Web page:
Tag Archives: sci fi fantasy

Come in Number 12, Your Time Is Up

The voices-outside-my-head, the ones i’m prepared to listen to, say it’s time we did another blog post. We’d like to say nah, and go back to writing, but apparently the voices bought a real cattle-prod on eBay, so we’re being very good.

I am still hyperventilating every time the book is downloaded, or the sample is. The book’s reached the unbelievable status of number 12 on the Smashwords charts and stayed there for most of the week (for Highest Rated Science Fiction Fantasy books).  Dropped to number 15 today, aw.

If this is at all representative of the fantasy genre, then I’ve obviously
been a fool to myself for ignoring it.
” (Smashwords review of The Birthday Dragon)

Mr Whatsit had to put up with me going round saying “Number 12!” a lot. And then reading my reviews to him, repeating the best bits over and over. He’s hiding downstairs, so you’re my next captive audience.

****

Review of The Birthday Dragon
by:
David Willanski on June 30, 2011 : star star star star star
If JRR Tolkien, Douglas Adams, Jane Austen and Phillip K Dick were to collaborate on a book, they might write something like this.

****

I’m being compared to more heavyweights (Pratchett, Willis) and am cautiously hopeful. I know the book is good, but i’m a realist – this is an ebook. A small market, but a growing one. I’m not represented, i have no publisher, i have no marketing budget. I do have reasonable distribution, through Barnes & Noble, Kobo, etc, thanks to Smashwords’ reach.

To not get an agent or a publisher was a deliberate choice.
How terrifically avant-garde of me.

****

Why do you think this book’s appealing to people who aren’t that into scifi or fantasy?

People like a good story. As readers have said (Smashwords reviews),

This is a great adventure story with lots of twists, humour, wonder and, best of all, suicidal sheep.”

Most importantly – a sci fi styled book that has a lead character who is full of attitude and humour; not taking himself or the folk around him too seriously.”

Setting is secondary, science is secondary, (though it must be thought out, planned, and researched) but it’s the story of the people that’s primary. So you don’t need to be into science fiction, or fantasy, or whatever. Like to read? Like an adventure with some smiles? You’ll probably like this. (and you can read a big chunk for free to see.)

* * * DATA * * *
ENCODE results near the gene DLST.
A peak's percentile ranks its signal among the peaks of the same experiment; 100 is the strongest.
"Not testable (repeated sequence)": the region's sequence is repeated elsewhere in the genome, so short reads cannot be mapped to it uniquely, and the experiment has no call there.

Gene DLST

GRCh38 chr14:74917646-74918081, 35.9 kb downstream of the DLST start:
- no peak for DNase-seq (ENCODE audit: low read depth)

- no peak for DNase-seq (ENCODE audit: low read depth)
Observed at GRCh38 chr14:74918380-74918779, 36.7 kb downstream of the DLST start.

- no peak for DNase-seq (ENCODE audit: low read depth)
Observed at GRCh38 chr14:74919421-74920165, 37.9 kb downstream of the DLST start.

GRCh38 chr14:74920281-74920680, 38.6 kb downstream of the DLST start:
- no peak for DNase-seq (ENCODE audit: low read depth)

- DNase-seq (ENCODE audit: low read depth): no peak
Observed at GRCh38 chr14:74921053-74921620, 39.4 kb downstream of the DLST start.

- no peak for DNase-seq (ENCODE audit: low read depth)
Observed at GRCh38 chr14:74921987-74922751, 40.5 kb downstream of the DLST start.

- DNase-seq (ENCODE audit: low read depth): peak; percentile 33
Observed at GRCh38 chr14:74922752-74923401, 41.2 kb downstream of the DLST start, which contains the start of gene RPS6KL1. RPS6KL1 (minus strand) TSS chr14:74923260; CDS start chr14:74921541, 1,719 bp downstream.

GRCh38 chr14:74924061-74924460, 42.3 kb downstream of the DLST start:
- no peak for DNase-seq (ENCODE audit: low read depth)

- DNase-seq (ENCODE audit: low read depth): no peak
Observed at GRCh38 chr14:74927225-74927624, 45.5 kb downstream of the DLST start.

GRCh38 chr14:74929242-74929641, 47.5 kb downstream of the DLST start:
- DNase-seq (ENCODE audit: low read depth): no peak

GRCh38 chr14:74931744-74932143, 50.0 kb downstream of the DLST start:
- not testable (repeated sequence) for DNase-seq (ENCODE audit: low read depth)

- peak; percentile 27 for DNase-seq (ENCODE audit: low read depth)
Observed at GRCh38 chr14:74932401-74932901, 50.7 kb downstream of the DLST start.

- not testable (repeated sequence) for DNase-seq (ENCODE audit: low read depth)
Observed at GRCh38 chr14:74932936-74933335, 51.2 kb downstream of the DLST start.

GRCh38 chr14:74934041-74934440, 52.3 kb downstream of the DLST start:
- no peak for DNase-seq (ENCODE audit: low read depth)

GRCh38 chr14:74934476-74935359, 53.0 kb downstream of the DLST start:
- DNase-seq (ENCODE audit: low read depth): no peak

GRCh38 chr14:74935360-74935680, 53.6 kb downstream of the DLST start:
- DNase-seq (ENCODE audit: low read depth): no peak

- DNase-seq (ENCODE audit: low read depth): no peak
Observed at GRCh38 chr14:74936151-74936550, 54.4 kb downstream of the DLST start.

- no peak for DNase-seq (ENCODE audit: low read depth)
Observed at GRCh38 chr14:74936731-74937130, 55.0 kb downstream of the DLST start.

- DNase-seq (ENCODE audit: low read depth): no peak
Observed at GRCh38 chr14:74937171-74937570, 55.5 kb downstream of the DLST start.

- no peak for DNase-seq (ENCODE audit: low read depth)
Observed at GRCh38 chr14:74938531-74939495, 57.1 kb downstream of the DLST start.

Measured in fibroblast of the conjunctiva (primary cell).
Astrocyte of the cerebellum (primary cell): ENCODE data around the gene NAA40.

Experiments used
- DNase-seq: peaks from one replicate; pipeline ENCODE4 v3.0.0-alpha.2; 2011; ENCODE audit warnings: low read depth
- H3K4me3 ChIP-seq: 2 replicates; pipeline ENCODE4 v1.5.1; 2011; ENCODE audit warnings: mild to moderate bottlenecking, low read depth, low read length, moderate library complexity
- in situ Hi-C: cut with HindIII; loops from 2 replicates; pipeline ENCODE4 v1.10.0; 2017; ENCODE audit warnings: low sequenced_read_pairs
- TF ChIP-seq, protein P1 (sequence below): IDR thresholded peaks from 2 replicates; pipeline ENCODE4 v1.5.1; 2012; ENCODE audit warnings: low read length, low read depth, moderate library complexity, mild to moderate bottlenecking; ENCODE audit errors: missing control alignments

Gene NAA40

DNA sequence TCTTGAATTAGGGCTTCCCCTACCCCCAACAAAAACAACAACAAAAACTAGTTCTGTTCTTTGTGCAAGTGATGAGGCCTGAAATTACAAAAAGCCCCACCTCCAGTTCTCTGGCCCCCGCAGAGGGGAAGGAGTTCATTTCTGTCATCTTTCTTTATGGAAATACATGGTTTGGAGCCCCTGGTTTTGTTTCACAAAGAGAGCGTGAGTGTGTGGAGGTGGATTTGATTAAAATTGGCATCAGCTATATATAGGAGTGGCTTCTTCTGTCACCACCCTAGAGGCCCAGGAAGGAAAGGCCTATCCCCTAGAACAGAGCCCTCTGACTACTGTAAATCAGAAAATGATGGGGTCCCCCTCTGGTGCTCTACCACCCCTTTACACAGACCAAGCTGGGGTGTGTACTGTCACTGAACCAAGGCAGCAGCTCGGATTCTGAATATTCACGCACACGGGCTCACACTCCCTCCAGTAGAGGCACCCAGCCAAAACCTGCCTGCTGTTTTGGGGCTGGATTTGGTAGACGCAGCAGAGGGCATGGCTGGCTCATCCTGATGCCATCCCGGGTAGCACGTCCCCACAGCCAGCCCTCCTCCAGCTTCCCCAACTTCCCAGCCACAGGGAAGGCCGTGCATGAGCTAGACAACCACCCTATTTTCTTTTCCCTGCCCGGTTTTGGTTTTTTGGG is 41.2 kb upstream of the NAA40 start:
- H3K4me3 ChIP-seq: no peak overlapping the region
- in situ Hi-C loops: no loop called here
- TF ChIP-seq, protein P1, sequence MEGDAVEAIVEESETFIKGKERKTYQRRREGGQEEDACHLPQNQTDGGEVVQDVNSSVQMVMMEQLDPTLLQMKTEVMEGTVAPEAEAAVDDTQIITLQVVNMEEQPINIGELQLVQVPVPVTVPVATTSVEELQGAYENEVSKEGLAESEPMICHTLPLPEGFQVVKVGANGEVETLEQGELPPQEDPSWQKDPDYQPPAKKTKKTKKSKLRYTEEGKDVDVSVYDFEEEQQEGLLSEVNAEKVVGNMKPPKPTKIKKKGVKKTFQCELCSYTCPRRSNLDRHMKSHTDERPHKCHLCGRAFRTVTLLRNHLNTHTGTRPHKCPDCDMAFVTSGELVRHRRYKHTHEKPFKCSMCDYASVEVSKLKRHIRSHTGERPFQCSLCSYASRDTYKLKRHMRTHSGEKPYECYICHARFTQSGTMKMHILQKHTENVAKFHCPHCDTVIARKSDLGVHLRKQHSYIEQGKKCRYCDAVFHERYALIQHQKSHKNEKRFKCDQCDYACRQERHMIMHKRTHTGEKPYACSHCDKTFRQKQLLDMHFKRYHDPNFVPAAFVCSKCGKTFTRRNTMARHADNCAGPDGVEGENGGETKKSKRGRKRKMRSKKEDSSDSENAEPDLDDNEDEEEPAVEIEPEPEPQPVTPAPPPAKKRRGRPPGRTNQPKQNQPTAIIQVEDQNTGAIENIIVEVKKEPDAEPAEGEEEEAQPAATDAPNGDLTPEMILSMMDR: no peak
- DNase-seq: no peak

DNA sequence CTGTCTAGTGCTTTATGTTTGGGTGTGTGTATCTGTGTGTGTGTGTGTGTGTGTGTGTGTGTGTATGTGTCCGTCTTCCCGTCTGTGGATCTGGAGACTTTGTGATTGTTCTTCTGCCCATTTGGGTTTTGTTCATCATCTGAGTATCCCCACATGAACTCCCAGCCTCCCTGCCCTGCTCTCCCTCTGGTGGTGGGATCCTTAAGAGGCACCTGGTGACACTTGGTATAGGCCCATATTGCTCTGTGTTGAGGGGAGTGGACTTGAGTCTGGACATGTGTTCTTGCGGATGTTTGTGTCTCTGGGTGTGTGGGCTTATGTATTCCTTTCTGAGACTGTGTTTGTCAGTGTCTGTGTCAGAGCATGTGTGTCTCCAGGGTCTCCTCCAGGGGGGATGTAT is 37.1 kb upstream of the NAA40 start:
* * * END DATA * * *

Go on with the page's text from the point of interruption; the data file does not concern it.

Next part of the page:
Yes there are castles, but they’re weird floaty things that I could quite clearly see were spectacular. Yes there are royals aplenty but they’re basically a bunch of drug taking sex addicts. Hardly the Windsors. More like Carry On Blackadder meets The Graduate – with added stimulants.” (Smashwords review)

I’ve been heavily influenced by science fiction writers like Jack Vance, who would put you on a world with mer-people , then take you on a detective story. I like my fiction developed, not just a few cipher characters to hang the science- or dogma-heavy plot on.

I love it when the writer takes me away.

****

I’m not a huge fan of a lot of fantasy, and completely understand people getting turned off it- i’d never have bothered again either, if the only kind I read was full of archaic language and one-dimensional characters, with the plot copied from a template.

And of course, everyone writes dragon books the same. Someone’s not allowed to have their own dragon, yawn, they’re misunderstood, yeah yeah.

This isn’t really a dragon book (a marketing department wouldn’t have let me call it The Birthday Dragon), it’s based on the premise of what if the people were the dragons?

They got that way with genetic engineering, not with waving a wand – but as the ghost-who-says-he’s-not-one tells Polo, when Man created Dragon, he accidentally created real magic.

As a reader, I’ve always tried to learn as a writer from what irritated me, what left me feeling cheated, and what left me thinking yes, i loved that book.

In my DM’s on Twitter, someone said “i love it” when talking about my book.

What can i say? My life is perfect.

****

You can read other reviews and get a free look at the book -
about 25,000 words, 20%, a decent chunk to sink into.

Copyright 2011 https://stinginthetail.wordpress.com/


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